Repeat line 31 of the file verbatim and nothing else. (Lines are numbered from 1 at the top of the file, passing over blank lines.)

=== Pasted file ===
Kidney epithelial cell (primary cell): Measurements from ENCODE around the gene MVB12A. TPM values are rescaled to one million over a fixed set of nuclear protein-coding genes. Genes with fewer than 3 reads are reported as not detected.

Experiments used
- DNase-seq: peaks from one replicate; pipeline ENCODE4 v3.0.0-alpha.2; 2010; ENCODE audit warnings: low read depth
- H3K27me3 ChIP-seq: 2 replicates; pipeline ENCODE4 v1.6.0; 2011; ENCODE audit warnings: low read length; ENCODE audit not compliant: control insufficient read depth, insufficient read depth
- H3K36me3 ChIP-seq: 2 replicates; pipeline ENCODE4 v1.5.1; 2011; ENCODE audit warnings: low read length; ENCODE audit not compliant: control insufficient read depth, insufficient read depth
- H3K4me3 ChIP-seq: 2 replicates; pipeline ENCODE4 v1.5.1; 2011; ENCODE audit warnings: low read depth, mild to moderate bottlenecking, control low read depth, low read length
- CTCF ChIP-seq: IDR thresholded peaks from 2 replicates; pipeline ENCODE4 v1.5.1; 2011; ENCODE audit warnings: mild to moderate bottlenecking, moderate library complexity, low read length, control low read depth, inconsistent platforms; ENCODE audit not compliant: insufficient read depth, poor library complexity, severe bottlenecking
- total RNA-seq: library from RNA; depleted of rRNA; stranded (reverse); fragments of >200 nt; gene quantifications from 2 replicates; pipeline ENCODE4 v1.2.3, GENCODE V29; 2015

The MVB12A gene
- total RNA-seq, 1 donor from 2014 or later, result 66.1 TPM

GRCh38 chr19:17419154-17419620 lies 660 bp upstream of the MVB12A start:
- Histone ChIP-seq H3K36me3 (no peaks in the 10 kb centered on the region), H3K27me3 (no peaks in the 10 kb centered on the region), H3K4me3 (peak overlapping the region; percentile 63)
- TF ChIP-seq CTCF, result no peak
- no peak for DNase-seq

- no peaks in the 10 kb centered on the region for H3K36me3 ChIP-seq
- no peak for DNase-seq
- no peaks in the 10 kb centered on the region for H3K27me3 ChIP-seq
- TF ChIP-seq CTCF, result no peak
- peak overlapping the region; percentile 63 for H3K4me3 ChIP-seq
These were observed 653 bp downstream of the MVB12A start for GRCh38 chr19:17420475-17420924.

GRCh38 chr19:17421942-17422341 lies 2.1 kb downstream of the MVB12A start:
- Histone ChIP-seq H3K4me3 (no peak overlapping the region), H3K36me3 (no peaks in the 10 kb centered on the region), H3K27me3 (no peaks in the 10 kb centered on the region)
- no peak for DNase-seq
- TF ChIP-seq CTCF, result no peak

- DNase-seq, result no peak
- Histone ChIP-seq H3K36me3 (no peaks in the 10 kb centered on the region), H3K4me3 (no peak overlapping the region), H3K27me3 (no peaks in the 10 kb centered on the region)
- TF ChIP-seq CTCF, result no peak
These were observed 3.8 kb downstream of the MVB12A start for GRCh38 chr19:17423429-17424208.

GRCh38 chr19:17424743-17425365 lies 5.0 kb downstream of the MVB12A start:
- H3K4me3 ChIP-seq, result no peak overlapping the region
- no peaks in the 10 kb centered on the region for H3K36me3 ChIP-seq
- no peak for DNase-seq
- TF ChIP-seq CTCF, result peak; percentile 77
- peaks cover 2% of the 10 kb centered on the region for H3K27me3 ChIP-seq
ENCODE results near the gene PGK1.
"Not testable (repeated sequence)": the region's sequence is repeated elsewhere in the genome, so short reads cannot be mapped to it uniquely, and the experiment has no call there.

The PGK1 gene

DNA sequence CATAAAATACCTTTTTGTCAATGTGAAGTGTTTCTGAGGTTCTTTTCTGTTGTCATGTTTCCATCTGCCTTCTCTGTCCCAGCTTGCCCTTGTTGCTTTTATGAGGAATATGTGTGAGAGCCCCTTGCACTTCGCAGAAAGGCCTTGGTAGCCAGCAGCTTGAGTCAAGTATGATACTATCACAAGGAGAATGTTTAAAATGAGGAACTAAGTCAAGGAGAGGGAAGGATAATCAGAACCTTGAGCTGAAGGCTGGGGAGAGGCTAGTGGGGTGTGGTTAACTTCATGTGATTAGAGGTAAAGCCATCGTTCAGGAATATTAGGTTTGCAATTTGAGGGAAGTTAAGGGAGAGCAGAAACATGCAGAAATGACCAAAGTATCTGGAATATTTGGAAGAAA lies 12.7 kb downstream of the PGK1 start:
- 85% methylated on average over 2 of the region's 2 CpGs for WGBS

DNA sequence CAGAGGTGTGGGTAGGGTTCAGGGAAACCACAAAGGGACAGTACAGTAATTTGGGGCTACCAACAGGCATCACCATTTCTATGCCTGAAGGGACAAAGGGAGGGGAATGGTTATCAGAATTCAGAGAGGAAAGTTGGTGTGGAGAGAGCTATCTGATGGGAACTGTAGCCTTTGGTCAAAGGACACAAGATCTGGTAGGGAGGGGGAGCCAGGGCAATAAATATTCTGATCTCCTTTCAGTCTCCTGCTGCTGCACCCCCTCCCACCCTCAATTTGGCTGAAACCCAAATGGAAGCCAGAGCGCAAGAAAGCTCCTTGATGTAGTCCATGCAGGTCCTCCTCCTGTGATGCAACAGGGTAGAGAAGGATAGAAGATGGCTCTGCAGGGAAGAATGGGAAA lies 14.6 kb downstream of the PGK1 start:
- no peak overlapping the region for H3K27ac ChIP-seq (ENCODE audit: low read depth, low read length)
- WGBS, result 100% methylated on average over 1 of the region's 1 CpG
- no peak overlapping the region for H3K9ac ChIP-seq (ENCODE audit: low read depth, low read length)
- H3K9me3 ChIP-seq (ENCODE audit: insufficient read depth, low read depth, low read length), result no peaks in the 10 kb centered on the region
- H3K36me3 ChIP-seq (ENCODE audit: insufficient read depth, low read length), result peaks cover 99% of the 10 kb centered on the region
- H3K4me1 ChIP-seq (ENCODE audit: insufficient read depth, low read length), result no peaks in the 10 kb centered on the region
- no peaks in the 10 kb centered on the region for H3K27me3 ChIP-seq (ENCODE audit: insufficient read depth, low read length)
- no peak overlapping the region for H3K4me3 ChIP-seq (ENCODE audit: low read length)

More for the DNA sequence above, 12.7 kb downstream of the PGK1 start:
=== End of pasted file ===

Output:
- no peaks in the 10 kb centered on the region for H3K36me3 ChIP-seq